• The fascia 12 provides a user interface for allowing an ATM customer to execute a transaction. The fascia 12 includes an encrypting keyboard 34 for allowing an ATM customer to enter transaction details. A display 36 is provided for presenting screens to an ATM customer. A fingerprint reader 38 is provided for reading a fingerprint of an ATM customer to identify the ATM customer. The user interface features described above are all provided on an NCR PERSONAS (trademark) 6676 ATM, available from NCR Financial Solutions Group Limited, Discovery Centre, 3 Fulton Road, Dundee, DD2 4SW, Scotland.
  • A check processing module (CPM) 60 will now be described with reference to FIG. 4 and FIG. 5. FIG. 4 is a simplified schematic diagram of part of the fascia 12 and main parts of the CPM 60. FIG. 5 is an elevational view of the check processing module of FIG. 2, looking approximately in the direction of arrow X in FIG. 3, and showing some parts removed and some parts only schematically. The CPM 60 is a modified version of a conventional check processing module, such as the check processing module provided with the PERSONAS (trademark) 6676 NCR ATM.
  • The CPM 60 comprises three main units which includes an infeed unit 62, a transport unit 64, and a pocket unit 66. The infeed unit 62 receives a check which has been deposited into the check input/output slot 42, and transports the check to an inlet 63 of the transport unit 64. The dimensions of the infeed unit 62, such as its run length, may vary depending upon the particular model ATM the CPM 60 is installed. The structure and operation of the infeed unit 62 are conventional and well known and, therefore, will not be described.
  • The transport unit 64 includes a check input/output transport mechanism 70 which includes an alignment mechanism for aligning a check. The transport mechanism 70 receives a check from the inlet 63, and transports the check along a document track 65 to an outlet 67 of the transport unit 64. The transport unit 64 further includes a magnetic ink character recognition (MICR) head 72 for reading magnetic details on a code line of a check. The transport unit 64 also includes an imager 74 including an upper 74 a and lower 74 b imaging camera for capturing an image of each side of a check (front and rear). An endorser printer 73 is provided for printing endorsements onto checks. An image data memory 75 is provided for storing images of checks. A controller 76 is provided for controlling the operation of the elements within the CPM 60.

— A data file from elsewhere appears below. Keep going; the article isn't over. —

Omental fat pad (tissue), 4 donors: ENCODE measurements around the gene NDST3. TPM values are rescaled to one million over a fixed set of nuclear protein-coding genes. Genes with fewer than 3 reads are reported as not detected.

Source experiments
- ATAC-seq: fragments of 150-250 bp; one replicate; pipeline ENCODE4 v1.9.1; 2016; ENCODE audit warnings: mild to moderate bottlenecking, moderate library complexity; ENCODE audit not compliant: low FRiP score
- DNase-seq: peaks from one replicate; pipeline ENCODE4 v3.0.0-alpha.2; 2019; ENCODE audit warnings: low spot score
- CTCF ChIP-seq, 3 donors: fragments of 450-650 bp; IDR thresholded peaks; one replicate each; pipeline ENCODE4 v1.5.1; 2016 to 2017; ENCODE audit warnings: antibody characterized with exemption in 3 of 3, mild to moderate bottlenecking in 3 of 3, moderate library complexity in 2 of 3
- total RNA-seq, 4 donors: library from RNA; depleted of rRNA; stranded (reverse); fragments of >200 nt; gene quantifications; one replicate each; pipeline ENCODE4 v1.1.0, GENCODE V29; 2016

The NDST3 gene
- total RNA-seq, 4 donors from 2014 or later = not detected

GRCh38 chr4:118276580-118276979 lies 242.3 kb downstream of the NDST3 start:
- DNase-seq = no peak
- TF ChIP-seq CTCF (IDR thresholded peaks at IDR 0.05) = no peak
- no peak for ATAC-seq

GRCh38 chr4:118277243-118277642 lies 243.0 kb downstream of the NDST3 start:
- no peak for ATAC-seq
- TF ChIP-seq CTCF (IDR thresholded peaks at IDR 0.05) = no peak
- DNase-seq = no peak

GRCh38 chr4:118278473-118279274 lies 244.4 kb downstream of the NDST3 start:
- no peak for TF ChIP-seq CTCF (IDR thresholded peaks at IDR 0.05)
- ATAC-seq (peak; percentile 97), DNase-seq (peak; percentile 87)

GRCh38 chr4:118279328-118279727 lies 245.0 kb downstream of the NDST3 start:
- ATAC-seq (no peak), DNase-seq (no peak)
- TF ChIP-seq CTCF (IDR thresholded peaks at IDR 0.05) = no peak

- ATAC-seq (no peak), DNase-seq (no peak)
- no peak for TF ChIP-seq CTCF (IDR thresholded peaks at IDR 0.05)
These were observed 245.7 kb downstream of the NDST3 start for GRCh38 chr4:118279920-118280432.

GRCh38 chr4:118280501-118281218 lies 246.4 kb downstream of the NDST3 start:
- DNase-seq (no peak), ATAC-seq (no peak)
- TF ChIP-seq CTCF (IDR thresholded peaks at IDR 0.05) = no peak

• The pocket unit 66 includes a storage bin 78 for storing processed checks. The pocket unit 66 further includes a reject bin 79 for storing rejected checks. Two divert gates 77 a, 77 b are provided for diverting checks to either the storage bin 78 or the reject bin 79. The structure and operation of the pocket unit 66 are conventional and well known and, therefore, will not be described.
  • A typical check depositing transaction will now be described with reference to FIG. 6 which is a flowchart 100 illustrating the steps involved in a check depositing transaction, and also with reference to FIGS. 3 to 5. In the check depositing transaction, the ATM customer enters a customer identification card into the card reader slot 46 (steps 102 and 104), selects “check depositing” from a list of transaction options presented on the display 36, enters the amount of the check via the keyboard 34, and inserts the check to be deposited through the check input/output slot 52 (step 106). The controller 76 receives the amount of the check (step 108), and opens a slot entrance shutter located at the infeed unit 62. The transport mechanism 70 receives the check and transports the received check (step 110) to the MICR head 72 where the MICR codeline on the check is read (step 112).